Round 2: Ch 1, hdc in each st to end of the row. Then hdc in the side of the first st of the first round. Turn and hdc in the each ch of the starting ch, opposite of the first row of hdc. Turn again and hdc in the side of the last st of round 1. Join to the first stitch of round 2 using a slip stitch.
From now on you’ll be working in the round

Rounds 3-17: 1 hdc in each hdc around. Do not join or chain at the end of rounds.

Weave in ends and sew the zipper along the opening of the pouch using a needle and thread or embroidery floss. I used green embroidery floss to match my zipper.



Pom pom galore child hat


pom pom hat flat

My friend Sheng, a fellow colleague in the department, is always very enthusiastic of my crochet creations. To repay his enthusiasm, I decided to make something for his 2 year old little girl. I am currently working on a pair of slippers for her, but the work got interrupted by a skein of awesome yarn.

On a quick trip to the craft store a couple weeks ago, I saw this Bernat dippity dots yarn. I must confess I adore variegated yarns, especially if they have texture like this one. So, in an impulse, I grabbed a skein of lavender, along with a couple other fun yarns I’ll feature in future posts. This yarn is such a wonder to work with. Unlike other textured yarns it works up really well and you can use a size H hook. However, I do recommend you crochet loosely, to make sure you don’t rip off any of the pom poms as you work.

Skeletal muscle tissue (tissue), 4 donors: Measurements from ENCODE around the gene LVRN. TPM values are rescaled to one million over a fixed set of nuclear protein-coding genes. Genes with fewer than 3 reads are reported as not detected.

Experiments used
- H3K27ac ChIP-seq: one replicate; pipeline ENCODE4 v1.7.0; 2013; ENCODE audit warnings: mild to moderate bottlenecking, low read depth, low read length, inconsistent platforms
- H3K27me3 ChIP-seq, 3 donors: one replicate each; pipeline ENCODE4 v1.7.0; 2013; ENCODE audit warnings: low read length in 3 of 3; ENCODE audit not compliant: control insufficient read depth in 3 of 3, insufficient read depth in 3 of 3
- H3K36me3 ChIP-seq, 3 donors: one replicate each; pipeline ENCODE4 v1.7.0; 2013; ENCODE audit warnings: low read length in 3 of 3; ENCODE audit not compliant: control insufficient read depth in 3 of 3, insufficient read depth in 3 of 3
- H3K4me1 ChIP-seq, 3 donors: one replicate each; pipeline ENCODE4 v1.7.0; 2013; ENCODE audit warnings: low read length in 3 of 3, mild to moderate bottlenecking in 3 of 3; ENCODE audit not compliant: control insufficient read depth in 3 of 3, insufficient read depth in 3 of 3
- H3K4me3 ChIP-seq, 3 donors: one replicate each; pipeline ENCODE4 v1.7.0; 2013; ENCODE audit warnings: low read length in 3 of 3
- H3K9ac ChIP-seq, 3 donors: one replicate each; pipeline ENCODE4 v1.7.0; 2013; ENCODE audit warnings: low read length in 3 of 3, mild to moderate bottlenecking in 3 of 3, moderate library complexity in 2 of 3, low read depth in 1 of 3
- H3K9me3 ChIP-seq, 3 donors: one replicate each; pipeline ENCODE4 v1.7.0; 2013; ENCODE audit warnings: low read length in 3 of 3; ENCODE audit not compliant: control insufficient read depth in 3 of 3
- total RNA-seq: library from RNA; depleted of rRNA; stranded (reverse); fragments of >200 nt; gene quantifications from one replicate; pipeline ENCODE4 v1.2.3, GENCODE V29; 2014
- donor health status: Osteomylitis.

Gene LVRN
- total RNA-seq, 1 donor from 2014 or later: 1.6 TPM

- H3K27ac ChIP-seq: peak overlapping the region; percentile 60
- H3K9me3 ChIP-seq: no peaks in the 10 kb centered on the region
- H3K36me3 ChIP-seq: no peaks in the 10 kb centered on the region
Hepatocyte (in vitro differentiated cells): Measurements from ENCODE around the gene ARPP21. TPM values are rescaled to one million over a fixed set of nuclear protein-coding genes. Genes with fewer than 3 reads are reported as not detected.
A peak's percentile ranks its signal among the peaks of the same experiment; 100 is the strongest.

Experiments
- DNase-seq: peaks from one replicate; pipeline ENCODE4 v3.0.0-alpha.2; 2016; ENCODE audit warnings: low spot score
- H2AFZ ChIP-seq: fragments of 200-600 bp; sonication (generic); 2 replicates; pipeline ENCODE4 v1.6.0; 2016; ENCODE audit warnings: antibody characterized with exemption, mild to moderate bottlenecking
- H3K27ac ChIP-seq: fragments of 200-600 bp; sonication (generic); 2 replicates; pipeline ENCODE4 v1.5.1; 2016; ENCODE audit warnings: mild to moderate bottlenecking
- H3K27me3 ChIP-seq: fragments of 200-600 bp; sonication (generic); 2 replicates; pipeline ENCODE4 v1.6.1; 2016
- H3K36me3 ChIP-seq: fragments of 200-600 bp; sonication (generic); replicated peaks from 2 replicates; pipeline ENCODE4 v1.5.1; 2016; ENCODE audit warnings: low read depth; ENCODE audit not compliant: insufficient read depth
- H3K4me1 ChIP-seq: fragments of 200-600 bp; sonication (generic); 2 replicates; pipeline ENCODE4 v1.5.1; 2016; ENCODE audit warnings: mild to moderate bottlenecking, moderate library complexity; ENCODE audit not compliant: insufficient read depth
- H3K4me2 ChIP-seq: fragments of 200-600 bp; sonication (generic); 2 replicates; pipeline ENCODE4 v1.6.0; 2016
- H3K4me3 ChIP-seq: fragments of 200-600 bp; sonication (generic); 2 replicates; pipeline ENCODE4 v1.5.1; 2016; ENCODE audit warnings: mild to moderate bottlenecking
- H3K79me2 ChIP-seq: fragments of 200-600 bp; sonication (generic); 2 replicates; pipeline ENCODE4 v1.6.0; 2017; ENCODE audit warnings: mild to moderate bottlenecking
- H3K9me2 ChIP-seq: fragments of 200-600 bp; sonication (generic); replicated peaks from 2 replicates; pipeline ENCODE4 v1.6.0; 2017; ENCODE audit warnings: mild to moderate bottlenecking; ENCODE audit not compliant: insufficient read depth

As for the pom pom… I have tried many methods of making pom poms at home. I must confess I failed miserably. So I recently ordered a set of Clover pom pom makers, which I used for this one. On a funny note… my husband asked what the pom pom maker was. I told him it is a device to make pom poms out of yarn. He looked at me surprised and confessed he thought pom poms came premade. Silly!

Anyway… the pattern!


Using an H crochet hook (5 mm) and Bernat dippity dots yarn in lavender (I used half a skein for the toddler size)

Make a magic ring

Rnd1: make 9 dc in the magic ring, join to the first dc, not the chains. (9 st)

Rnd 2: 2 dc in each stitch around (18 st)

Rnd 3: *(2 dc in the next st, 1 dc in next) Repeat from * around (27 st)

Rnd 4: *(2dc in the next st, 1 dc in the next 2 st) Repeat from * around (36 st)

Rnd 5: *(2dc in the next st, 1 dc in the next 3 st) Repeat from * around (45 st)

Rnd 6: *(2dc in the next st, 1 dc in the next 4 st) Repeat from * around (54 st)

Rnd 7: dc in each stitch around (54 st)

For Child size

Rnd 8: *(2 dc in first st, dc in the next 8 st) Repeat from * around (60 st)